By: Quennie Ann J. Palafox

       They said friends are rare like a fountain of gold, subject to safekeeping because it is so precious that we would not want to lose them. A true friend is someone who will be there for you to lend a helping hand when you needed him most, trust you when everyone turn their backs on you, and love you for what you are and not what you have- these are the prime characteristics of a real friendship as friendship knows no border.

      Once upon a time, a struggling patriotic man named Jose Rizal developed friendship with a kind doctor whose name was Maximo S. Viola who would later become the patron of Rizal’s first novel- the Noli Me Tangere. Dr. Viola was born on October 17, 1857 in Sta. Rita, San Miguel, Bulacan to parents Pedro Viola and Isabel Sison. Just like Rizal, he was an alumnus of the University of Santo Tomas where he finished pre-medical studies. He sailed to Spain, where he earned a degree in medicine at the University of Barcelona in 1882. He met Dr. Jose Rizal in Barcelona, who was likewise actively involved in the Propaganda Movement, and who would later become his friend. He accepted Rizal’s invitation to join him on a tour of Europe, particularly Germany, Austria, Hungary, and Switzerland, from May to June 1887. Rizal was at that time worried with his financial inability to publish the Noli Me Tangere and even considering aborting his plan of publishing the novel by destroying the manuscript. Noli Me Tangere is a vanguard of Filipino nationalism in the form of a novel which invokes equal rights for the Filipinos in order to get back their self-confidence. The novel brings to light the social woes in the country during Rizal’s time and come up with appropriate reform to various sectors of the society such as the education of the people, assimilation of Western culture, and appreciation of their native traditions.  Convinced with the worth of the novel and its purpose, Viola funded the cost of the publication himself, an initial 2000 copies of the novel were printed in 1887. In deep gratitude, Rizal gave him the galley proofs and the first published copy.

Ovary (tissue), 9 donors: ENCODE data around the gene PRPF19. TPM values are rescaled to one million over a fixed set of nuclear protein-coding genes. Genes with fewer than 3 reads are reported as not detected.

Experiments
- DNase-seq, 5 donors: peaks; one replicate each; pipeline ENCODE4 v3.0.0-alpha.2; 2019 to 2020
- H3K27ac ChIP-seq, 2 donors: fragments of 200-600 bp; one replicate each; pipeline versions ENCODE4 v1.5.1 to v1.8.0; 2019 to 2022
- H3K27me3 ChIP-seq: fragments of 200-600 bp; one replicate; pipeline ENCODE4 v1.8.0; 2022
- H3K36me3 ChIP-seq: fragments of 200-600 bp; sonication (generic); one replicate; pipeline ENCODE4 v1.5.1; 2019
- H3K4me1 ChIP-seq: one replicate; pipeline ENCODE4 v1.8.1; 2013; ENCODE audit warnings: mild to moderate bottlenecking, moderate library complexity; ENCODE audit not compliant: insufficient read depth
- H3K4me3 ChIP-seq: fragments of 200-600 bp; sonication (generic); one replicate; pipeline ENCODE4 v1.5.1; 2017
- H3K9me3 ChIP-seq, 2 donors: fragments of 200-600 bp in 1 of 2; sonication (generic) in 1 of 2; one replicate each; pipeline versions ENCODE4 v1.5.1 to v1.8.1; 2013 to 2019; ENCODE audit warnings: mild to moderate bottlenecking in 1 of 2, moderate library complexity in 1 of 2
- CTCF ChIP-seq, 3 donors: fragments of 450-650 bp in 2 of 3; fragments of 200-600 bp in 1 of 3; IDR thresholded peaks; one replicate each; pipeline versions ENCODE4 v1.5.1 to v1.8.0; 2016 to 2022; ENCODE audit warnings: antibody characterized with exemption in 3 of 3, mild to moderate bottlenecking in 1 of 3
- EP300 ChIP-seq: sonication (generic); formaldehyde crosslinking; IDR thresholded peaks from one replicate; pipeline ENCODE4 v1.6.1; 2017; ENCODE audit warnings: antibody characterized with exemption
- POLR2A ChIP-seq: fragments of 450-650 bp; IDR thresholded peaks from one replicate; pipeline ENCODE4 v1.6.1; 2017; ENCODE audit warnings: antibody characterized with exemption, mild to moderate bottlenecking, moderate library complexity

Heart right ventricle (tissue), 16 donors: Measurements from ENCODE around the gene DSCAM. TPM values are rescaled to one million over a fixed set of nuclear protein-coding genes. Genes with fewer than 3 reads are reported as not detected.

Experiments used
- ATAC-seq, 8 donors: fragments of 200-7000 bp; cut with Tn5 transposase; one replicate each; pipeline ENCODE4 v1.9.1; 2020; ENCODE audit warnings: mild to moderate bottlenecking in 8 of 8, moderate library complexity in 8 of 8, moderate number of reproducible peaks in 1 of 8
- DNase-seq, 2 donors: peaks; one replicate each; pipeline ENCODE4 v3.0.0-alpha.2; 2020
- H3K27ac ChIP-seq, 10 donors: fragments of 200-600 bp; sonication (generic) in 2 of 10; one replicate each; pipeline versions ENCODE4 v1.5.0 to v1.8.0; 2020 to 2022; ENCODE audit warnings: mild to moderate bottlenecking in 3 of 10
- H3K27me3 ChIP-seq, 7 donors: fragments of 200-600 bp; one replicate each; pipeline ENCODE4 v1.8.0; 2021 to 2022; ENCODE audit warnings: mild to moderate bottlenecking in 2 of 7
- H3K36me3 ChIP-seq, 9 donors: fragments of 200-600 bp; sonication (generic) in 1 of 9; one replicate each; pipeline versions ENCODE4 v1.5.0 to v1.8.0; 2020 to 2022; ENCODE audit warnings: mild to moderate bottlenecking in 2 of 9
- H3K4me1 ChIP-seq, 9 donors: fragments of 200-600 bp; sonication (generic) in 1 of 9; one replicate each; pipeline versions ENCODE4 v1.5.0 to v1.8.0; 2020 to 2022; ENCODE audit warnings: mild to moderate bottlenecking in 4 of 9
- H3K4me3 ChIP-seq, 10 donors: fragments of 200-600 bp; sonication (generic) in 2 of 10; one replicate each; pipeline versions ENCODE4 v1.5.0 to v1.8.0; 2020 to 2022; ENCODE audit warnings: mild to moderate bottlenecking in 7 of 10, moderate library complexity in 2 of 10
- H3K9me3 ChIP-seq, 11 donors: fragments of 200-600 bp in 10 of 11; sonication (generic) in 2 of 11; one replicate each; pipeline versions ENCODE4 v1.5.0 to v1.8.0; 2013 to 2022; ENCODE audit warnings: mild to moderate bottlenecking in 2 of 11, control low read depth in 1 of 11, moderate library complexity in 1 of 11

In 1887, Dr. Viola decided to go back to his homeland to practice medicine and it’s really destiny that he would find Juana Roura, whom he married in 1890. Her wife bore him five sons, but two of them died as infants. He had a reunion with Rizal when he invited him for a visit in Manila, in the latter part of June 1892. The meeting was brief for the two friends for Rizal had to be at Malacañang Palace, to confer with Governor General Despujol on his political activities. Dr. Viola, who was then also under suspicion of engaging in subversive activities, could not stay long in Manila.

      Viola became a dissident and was frequently harassed by the Spanish authorities which persisted until the revolution. When the Americans arrived, his fellow countrymen became fascinated with what the Americans could offer- their benevolent assimilation policy. As a nationalist, he refused to succumb to the new power which resulted with his incarceration, initially to a Manila military prison and, later, was transferred to Olongapo. He was released with the help of Dr. Fresnell, an American doctor who sought his help because he was not knowledgeable about tropical diseases.

        He had a soft heart for the masses and their sad plight. Viola, who served as president of the Liga de Proprietarios, supported the owners of rice lands in San Miguel, Bulacan in opposing politicians who were courting the tenants’ votes at the expense of the landlords. When the Manila Railroad line was being extended to Cabanatuan, Nueva Ecija, Viola likewise fearlessly led the concerned landowners in preventing the prestigious British Company from taking over their land without appropriate reparations. Apart from his civic works, he used his profession to help treat his indigent patients for free.

        Memories of his friendship with Rizal left an indelible mark in his heart that would later be put in writing through his memoirs in three parts in the Spanish newspaper El Ideal, which came out on June 18, 19 and 20, 1913. On September 3, 1933, Dr. Viola, aged 76, died in Barrio San Jose in his hometown. 

      Although not acknowledged in the book, Dr. Maximo S. Viola will constantly be remembered as the man who saved the Noli Me Tangere for posterity. More than that, he served the Filipino people by supporting Dr. Jose Rizal in his advocacy for nationalism, which inspired the Philippine Revolution.